In your marketing strategy, investors will be looking for a realistic plan that will get your product into the hands of your customers/users. Most marketing plans are iterated many times, so the most important thing to convey is that you are thinking realistically about how to achieve growth.
4.1 - Customer Acquisition Strategy
If you need strategic advice on this section, check out our article: 35 Actionable App Marketing Tactics for Explosive Growth.
Here, you can lay out your general strategies for acquiring new customers. Talk briefly about each channel or tactic you plan on acquiring customers through. Give a realistic expectation of how much it will cost to acquire one customer (CAC) from each channel. It’s important to be as quantitative as possible here. Most of the funds you obtain will go towards growth, so investors need to know how much risk your growth plan has.
500 Startups published a great video about how to "run growth like a hedge fund" to give you an idea of what investors are looking for:
4.2 - Product Driven Growth
If your business model requires a large mainstream user base, it’s important to build a referral program into your app to leverage network effects. Two apps that have done this successfully are Uber and Houseparty. With Uber, you get a coupon on your next ride for referring friends, and your friend also gets a coupon for their first ride.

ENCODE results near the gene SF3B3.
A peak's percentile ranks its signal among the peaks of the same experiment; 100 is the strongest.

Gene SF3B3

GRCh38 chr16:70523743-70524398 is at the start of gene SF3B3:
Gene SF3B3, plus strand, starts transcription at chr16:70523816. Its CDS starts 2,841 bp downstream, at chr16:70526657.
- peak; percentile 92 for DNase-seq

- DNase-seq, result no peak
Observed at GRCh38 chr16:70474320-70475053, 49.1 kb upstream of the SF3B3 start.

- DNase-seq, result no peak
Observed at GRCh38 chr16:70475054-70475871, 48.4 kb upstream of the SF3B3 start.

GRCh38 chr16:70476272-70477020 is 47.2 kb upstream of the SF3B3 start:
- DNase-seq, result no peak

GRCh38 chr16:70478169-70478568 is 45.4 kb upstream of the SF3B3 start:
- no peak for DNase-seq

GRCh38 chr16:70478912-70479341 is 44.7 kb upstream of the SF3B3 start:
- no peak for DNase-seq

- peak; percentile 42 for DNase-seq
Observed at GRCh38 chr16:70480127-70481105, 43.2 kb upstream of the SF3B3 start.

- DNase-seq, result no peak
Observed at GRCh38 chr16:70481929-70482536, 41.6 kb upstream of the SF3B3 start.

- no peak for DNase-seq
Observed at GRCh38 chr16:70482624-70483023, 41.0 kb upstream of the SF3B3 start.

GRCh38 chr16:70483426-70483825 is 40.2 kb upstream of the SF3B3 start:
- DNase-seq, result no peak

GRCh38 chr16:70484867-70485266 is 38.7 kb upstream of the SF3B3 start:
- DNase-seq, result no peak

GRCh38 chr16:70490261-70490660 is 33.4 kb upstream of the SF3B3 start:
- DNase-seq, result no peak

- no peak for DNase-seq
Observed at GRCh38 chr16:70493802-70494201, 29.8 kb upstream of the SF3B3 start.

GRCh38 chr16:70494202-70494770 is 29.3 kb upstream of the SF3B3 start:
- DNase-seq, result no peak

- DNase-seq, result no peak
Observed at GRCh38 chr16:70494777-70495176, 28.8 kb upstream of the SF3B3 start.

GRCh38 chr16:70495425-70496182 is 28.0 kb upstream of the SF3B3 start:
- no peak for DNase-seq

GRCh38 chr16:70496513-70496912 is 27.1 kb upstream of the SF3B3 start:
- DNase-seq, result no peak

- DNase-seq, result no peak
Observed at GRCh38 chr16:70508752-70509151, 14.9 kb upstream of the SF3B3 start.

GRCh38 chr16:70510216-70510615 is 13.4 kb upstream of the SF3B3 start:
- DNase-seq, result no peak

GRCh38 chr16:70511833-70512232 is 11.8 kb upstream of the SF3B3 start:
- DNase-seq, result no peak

4.3 - Key Metrics
It’s easy for startup founders to focus on what’s called “vanity metrics” or metrics that make it seem like you’re doing well, but in reality, you’re not on a route to a sustainable business. Pick one or two metrics that you plan on focusing on that matter specifically for your business. For example, if you’re a social app, daily active users might be more important than your total number of downloads.
After your investor has read through the other sections of your business plan, it’s time to show them exactly what kind of capital you need. Make sure your investor knows exactly where their money is going.
5.1 - Monetization Strategy
Some of the most common ways to monetize an app are:
5.2 - Startup Costs
Your investor needs to know what their money will be used for. While it may be difficult to know the exact numbers, be sure that you present reasonable estimates and leave some room for emergency costs that you will undoubtedly face.
Make sure you specify the payment frequency and the price stability of each expense in your list:
5.3 - Funding Required
Finally, the last section is where you will ask for the funding that you need. Answer these questions about the structure of the deal:
1. How much money do you need?
2. What percent of equity are you proposing you give up?
3. Will this be a convertible note or preferred stock?
4. How long will this money last you before you need another investment round?
Once you've created a business plan, it's time to take the next steps. See how to maximize your app's success with our blog post on "6 Steps You Need to Take to Prepare Your App Idea for Investors".